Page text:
Column: Hoisted on his own petardSAN DIEGO — I have a feeling that Mitt Romney woke up this morning with a headache — the political kind that comes when a line of attack you’ve used against an opponent comes back to knock you upside the head.
By: Ruben Navarrette, Worthington Daily Globe
SAN DIEGO — I have a feeling that Mitt Romney woke up this morning with a headache — the political kind that comes when a line of attack you’ve used against an opponent comes back to knock you upside the head.
Luckily, Romney can get medical attention. Even if he wasn’t worth more than $250 million, the former governor of Massachusetts could always fall back on the health care law he signed in the Bay State.
According to the Los Angeles Times, that law ensures that just about anyone can see a doctor — including those illegal immigrants that Romney has been trying to demagogue in order to tweak Texas Gov. Rick Perry.
Those howls of laughter you hear are coming from Texas, where Republicans are not used to being portrayed as soft on illegal immigration. They have been cast that way in the GOP primary campaign, thanks to Romney. Their sin: In 2001, Texas lawmakers passed a bill to offer in-state tuition for illegal immigrant students who go to a state college or university. Perry signed the bill, and he defends it to this day.
This tuition adjustment, Romney argues, provides a “magnet” that lures illegal immigrants to cross the border. It’s been clear for some time that, even for someone whose ancestors migrated to Mexico to avoid religious persecution and then returned to the United States years later, Romney doesn’t understand immigration.
We know this because immigration experts in Massachusetts, including some who were appointed to state advisory boards by Romney, told USA Today that the former governor’s experience with the issue is sparse. Westy Egmont, co-chairman of the Governor’s Advisory Council for Refugees and Immigrants — a position he held during Romney’s term as governor from 2003 to 2007 — told the newspaper that Romney was “remarkably ill-informed” about immigration issues during his time in office and that the Republican developed a hard line as he prepared to run for president.
And we know this because Romney has said some dumb things about immigration during the GOP debates. When he was accused of hiring a landscaping company that employed illegal immigrants from Guatemala to work on his home and waiting a year before firing the company after he became aware of the infraction, Romney promised that, if elected president, he would make it easier for homeowners to know if the person they’re hiring is in the country legally by making the federal E-Verify program mandatory. E-Verify is supposed to allow employers to check the validity of employees’ Social Security numbers.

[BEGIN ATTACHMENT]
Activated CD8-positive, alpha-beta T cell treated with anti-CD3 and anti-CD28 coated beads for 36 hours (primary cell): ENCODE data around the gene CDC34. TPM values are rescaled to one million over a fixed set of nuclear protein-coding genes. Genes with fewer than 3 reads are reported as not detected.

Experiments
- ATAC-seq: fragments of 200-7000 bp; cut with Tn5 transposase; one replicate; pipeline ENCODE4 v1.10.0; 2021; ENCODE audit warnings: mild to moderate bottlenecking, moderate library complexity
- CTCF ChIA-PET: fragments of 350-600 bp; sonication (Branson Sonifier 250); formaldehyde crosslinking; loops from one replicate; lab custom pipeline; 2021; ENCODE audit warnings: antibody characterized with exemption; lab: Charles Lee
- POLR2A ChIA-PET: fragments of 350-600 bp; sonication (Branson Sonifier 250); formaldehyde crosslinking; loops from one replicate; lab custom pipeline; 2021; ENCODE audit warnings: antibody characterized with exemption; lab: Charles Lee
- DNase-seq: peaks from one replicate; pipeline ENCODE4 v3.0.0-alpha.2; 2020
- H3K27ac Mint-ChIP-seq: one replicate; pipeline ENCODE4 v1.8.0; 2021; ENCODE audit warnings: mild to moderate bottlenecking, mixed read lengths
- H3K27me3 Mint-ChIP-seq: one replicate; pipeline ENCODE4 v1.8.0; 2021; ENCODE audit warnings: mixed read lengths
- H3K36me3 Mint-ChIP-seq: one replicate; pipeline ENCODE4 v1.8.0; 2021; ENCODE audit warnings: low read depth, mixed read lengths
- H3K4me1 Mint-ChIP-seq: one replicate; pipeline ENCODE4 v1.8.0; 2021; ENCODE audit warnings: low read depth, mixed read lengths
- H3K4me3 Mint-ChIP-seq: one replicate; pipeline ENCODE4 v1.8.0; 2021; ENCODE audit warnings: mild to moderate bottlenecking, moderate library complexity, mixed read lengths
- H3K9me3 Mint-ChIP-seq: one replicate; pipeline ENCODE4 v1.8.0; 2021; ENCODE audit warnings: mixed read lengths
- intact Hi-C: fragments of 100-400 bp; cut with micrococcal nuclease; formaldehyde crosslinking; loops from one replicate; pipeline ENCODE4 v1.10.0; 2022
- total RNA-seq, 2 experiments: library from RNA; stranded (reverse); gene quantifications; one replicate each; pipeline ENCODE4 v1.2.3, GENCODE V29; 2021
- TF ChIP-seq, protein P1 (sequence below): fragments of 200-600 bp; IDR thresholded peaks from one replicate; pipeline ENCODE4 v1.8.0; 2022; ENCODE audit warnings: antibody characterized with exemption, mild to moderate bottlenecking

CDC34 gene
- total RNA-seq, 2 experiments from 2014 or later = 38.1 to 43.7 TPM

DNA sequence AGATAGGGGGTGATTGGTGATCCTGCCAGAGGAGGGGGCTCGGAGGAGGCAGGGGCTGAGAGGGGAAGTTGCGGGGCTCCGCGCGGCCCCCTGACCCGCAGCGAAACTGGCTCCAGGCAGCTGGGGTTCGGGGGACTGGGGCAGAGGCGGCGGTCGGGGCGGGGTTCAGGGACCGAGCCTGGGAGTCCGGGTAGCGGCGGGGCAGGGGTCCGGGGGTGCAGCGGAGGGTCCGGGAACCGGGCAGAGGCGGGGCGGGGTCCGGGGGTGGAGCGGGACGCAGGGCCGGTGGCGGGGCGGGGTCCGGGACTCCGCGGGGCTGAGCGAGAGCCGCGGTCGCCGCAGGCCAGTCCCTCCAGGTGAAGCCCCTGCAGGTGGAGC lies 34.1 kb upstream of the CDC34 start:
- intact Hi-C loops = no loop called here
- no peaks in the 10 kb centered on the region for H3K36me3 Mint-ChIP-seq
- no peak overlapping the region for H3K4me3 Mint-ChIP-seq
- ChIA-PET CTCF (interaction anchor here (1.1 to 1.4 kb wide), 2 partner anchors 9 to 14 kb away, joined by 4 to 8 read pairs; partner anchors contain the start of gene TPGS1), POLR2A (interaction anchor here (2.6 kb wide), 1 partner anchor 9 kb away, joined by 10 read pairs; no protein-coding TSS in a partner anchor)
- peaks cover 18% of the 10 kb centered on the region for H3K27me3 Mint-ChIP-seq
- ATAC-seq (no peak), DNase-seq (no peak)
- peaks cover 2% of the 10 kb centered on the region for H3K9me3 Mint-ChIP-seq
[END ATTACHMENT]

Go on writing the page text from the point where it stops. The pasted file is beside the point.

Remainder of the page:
The problem? Sorry, Governor, E-Verify doesn’t apply to homeowners. That’s one of the main reasons it is so ineffective at curbing illegal immigration.
However, it turns out, Romney does know a lot about magnets. By his logic, as faulty as it is, after illegal immigrants made their way to Texas for in-state tuition, they could have been drawn up to Massachusetts for free health care.
Who says there is no poetry in politics? This is poetic justice. It is mighty satisfying to see someone who has been riding the tiger of anti-illegal immigration sentiment to gin up votes in a Republican primary get hoisted on his own petard.
The Romney campaign blames the current governor of Massachusetts, Democrat Deval Patrick, for making it easier for illegal immigrants to get health care. But, according to the Los Angeles Times, state health officials who helped write the law insist that there was “broad understanding” when Romney signed the bill that it would benefit those who were in the country illegally.
As the Perry campaign was only too eager to point out, rules adopted in 2004 — while Romney was governor — made clear that citizenship was not required to be eligible for treatment under the Massachusetts health care law.
Hopefully, we’ve seen the end of Romney’s holier-than-thou attitude on illegal immigration.
So now can we finally put to rest this ridiculous magnet argument? State health care benefits aren’t magnets. In-state tuition isn’t a magnet. The only magnets that attract illegal immigrants are jobs, jobs, jobs — in Texas, in Massachusetts, and in just about every one of the other 48 states.
You want to cut off that magnet? Fine. But it’ll require doing something that Republicans running for office don’t like to even discuss: punishing employers. Taking that sort of hard line could cripple a candidate’s fundraising efforts, and hurt his chances.
Talk about a headache.
Ruben Navarrette’s e-mail address is firstname.lastname@example.org.